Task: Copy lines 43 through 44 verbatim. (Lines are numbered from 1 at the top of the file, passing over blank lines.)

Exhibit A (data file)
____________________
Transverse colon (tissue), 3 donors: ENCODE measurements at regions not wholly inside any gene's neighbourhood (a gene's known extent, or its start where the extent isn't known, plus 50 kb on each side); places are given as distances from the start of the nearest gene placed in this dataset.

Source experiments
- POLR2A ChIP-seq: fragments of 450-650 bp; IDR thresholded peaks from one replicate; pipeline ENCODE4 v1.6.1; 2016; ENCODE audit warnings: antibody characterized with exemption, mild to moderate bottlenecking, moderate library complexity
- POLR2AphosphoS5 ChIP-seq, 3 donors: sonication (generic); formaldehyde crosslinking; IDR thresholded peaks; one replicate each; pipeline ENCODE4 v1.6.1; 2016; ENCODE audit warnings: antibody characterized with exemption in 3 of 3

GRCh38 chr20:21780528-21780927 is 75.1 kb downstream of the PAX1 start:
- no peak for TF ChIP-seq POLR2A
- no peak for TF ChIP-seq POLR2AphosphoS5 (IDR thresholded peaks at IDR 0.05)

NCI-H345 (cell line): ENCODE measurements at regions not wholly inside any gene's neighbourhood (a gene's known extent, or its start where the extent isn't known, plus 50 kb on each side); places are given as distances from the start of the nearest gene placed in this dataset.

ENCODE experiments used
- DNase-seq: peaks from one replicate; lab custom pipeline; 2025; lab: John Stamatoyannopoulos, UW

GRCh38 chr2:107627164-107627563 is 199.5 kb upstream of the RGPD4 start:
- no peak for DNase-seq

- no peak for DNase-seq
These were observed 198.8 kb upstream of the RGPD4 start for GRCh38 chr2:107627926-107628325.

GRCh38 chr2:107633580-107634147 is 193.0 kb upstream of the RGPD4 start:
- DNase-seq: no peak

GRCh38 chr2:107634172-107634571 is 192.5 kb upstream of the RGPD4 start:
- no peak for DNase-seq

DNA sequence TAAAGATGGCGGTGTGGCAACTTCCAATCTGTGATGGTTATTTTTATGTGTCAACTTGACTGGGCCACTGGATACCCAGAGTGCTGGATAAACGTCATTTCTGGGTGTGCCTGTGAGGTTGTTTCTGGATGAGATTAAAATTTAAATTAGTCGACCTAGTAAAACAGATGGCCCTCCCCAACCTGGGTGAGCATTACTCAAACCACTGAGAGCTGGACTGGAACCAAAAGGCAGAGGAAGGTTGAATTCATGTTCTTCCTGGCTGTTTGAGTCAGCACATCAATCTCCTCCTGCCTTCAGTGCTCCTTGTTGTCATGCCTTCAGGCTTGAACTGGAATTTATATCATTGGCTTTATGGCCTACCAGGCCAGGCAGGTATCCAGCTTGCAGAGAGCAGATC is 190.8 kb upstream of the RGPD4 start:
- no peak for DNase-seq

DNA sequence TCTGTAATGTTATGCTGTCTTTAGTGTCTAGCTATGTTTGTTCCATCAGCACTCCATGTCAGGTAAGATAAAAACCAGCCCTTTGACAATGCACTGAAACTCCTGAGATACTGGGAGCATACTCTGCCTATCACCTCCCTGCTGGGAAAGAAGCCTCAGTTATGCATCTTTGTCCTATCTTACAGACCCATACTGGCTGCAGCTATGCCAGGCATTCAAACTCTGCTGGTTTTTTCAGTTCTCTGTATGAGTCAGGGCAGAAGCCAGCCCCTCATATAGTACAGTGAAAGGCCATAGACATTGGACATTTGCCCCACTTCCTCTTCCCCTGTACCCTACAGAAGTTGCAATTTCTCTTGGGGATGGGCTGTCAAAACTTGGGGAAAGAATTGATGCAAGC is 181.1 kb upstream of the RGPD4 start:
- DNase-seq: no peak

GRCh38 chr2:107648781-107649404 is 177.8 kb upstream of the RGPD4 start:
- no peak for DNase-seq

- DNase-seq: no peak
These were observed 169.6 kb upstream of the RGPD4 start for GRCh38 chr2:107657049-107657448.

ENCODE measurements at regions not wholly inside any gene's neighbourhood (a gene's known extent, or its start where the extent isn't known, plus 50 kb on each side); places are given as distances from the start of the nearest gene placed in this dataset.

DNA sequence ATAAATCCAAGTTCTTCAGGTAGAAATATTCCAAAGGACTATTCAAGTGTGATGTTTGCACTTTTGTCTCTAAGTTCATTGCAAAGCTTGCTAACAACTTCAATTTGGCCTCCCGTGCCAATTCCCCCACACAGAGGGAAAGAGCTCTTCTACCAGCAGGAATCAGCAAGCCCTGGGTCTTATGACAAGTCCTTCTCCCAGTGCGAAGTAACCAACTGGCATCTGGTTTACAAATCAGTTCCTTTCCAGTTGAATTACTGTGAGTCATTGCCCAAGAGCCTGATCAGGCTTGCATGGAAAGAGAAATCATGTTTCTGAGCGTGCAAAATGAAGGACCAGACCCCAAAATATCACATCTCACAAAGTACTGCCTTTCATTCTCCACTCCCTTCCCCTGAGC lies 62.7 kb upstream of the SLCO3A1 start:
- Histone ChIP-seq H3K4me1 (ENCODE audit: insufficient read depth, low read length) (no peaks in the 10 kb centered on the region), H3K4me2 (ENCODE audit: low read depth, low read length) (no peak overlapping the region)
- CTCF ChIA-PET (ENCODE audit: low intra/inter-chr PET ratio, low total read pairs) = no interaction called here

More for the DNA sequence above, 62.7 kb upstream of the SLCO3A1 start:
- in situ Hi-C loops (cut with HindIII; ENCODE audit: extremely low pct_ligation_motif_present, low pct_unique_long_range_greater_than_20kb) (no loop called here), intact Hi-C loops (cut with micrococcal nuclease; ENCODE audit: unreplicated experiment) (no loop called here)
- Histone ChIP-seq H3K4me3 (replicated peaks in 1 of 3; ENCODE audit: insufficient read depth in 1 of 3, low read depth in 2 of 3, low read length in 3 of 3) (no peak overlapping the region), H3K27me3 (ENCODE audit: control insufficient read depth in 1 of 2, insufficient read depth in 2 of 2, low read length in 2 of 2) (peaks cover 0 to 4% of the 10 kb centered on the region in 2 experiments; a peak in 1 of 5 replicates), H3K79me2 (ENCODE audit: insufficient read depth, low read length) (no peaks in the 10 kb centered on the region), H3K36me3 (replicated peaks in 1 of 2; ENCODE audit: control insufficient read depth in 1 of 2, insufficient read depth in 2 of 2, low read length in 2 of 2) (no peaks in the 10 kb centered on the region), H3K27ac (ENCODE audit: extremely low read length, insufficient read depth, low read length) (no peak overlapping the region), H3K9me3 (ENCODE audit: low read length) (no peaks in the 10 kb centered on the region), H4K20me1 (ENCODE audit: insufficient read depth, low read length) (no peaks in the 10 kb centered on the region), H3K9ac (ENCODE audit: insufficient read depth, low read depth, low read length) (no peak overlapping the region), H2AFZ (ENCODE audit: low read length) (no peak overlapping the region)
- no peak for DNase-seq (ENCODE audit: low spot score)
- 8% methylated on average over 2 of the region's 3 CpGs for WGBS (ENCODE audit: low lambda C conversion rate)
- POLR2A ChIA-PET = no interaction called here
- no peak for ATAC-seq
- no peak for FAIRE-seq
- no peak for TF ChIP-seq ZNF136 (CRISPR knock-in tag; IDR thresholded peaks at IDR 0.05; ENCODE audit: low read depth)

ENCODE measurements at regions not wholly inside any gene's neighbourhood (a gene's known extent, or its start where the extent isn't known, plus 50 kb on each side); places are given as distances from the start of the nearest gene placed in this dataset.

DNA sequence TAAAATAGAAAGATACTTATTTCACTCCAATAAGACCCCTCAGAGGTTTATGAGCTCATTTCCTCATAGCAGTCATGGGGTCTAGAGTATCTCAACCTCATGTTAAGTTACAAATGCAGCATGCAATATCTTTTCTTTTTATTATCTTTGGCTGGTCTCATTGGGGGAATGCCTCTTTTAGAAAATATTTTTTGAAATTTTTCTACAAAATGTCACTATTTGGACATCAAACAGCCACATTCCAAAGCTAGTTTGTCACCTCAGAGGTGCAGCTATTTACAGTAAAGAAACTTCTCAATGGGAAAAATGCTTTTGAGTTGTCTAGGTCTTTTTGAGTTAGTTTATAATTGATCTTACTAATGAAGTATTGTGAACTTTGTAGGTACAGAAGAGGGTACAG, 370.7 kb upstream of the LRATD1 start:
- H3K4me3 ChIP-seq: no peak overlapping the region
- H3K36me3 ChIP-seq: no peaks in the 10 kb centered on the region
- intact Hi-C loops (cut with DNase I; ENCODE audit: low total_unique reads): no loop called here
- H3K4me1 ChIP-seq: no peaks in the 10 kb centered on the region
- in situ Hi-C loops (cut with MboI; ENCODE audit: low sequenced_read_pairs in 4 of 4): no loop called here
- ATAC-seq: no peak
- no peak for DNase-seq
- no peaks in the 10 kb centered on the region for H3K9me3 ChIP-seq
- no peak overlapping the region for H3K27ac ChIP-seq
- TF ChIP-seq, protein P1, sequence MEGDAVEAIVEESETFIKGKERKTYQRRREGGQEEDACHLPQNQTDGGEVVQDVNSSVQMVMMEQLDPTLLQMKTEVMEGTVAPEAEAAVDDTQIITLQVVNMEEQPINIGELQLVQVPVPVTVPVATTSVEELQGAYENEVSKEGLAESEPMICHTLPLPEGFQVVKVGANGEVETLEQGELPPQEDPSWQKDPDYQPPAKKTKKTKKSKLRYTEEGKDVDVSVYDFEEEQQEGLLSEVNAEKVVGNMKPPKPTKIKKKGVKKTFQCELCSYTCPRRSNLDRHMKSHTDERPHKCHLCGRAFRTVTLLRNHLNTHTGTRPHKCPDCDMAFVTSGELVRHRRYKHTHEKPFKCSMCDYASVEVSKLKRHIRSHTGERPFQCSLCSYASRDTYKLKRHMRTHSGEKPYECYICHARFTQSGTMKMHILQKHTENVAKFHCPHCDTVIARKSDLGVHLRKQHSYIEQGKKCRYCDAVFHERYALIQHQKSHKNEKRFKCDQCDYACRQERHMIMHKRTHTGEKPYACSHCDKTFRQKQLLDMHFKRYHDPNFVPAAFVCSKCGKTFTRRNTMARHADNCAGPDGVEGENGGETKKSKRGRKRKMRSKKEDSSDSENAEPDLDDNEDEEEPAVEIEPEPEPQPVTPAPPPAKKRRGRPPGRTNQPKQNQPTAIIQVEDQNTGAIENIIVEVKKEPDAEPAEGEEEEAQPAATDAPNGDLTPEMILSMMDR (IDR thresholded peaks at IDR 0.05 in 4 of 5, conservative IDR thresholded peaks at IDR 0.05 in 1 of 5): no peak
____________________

- H3K36me3 ChIP-seq: no peaks in the 10 kb centered on the region
- intact Hi-C loops (cut with DNase I; ENCODE audit: low total_unique reads): no loop called here